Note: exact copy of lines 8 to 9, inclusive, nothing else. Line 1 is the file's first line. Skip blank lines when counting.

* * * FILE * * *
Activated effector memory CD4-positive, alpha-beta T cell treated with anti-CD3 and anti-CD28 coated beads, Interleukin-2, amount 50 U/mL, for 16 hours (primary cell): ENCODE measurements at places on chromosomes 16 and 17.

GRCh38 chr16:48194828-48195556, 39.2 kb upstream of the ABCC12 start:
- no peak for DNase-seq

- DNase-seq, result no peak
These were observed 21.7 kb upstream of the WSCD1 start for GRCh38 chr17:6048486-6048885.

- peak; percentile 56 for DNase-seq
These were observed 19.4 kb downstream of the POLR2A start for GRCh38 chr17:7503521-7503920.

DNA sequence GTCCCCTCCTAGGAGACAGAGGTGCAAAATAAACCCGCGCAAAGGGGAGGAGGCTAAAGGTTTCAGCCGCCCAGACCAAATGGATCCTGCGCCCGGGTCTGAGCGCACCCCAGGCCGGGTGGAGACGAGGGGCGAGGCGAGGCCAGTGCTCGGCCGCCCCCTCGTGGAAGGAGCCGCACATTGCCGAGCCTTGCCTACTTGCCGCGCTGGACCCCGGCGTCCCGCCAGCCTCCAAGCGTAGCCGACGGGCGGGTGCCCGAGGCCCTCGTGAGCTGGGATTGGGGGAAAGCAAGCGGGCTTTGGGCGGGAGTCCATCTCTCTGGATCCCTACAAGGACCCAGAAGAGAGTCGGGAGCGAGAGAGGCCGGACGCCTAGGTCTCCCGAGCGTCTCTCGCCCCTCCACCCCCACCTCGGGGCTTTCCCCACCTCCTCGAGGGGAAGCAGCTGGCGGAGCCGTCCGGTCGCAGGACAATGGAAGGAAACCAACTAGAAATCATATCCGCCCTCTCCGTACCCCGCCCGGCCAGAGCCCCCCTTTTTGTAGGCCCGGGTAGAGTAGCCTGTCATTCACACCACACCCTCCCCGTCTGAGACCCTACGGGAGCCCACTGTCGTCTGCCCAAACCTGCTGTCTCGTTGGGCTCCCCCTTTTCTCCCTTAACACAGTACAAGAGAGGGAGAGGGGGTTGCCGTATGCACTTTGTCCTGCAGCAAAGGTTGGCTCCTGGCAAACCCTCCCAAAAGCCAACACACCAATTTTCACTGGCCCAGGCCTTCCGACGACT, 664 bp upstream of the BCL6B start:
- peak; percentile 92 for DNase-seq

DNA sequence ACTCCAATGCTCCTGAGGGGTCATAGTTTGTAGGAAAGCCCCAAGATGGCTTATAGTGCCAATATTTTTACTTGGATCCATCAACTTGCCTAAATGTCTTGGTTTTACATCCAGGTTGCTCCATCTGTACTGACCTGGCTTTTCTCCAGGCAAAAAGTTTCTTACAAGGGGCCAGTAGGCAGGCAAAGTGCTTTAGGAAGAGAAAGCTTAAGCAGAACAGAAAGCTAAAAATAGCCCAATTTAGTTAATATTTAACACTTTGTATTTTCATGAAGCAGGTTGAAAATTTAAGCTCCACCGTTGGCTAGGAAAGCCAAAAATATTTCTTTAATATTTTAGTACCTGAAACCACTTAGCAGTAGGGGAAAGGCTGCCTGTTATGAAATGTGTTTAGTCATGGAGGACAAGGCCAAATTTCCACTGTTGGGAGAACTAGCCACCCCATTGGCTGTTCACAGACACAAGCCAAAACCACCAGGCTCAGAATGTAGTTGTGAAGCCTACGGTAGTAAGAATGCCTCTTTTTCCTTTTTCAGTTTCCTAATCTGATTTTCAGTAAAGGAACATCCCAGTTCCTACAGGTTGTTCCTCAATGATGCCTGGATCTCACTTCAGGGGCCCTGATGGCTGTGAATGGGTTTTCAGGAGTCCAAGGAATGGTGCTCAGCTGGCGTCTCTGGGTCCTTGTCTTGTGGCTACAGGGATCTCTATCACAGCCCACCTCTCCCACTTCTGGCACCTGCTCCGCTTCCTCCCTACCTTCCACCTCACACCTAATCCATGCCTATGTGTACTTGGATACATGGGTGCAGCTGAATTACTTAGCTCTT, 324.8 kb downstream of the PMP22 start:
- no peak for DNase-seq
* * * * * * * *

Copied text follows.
DNA sequence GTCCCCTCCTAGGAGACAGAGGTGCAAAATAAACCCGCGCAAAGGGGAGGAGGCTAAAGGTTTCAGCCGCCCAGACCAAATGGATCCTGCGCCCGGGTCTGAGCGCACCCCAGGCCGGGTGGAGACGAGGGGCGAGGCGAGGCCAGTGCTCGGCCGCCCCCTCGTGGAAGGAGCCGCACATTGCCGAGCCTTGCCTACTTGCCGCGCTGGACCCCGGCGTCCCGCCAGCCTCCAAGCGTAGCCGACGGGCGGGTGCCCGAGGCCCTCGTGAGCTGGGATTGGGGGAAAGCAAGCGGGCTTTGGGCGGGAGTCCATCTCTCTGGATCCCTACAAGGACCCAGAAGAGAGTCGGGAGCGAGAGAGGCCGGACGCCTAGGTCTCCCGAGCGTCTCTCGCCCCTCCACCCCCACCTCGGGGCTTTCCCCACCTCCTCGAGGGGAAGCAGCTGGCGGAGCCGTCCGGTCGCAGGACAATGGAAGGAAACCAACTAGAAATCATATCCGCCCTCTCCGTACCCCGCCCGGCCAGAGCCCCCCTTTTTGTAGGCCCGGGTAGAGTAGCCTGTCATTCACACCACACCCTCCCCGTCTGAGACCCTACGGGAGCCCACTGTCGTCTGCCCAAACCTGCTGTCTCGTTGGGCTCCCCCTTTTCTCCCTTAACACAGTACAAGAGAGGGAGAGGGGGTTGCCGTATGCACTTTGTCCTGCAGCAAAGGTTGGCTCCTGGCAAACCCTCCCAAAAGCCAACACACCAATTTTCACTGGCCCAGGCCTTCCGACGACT, 664 bp upstream of the BCL6B start:
- peak; percentile 92 for DNase-seq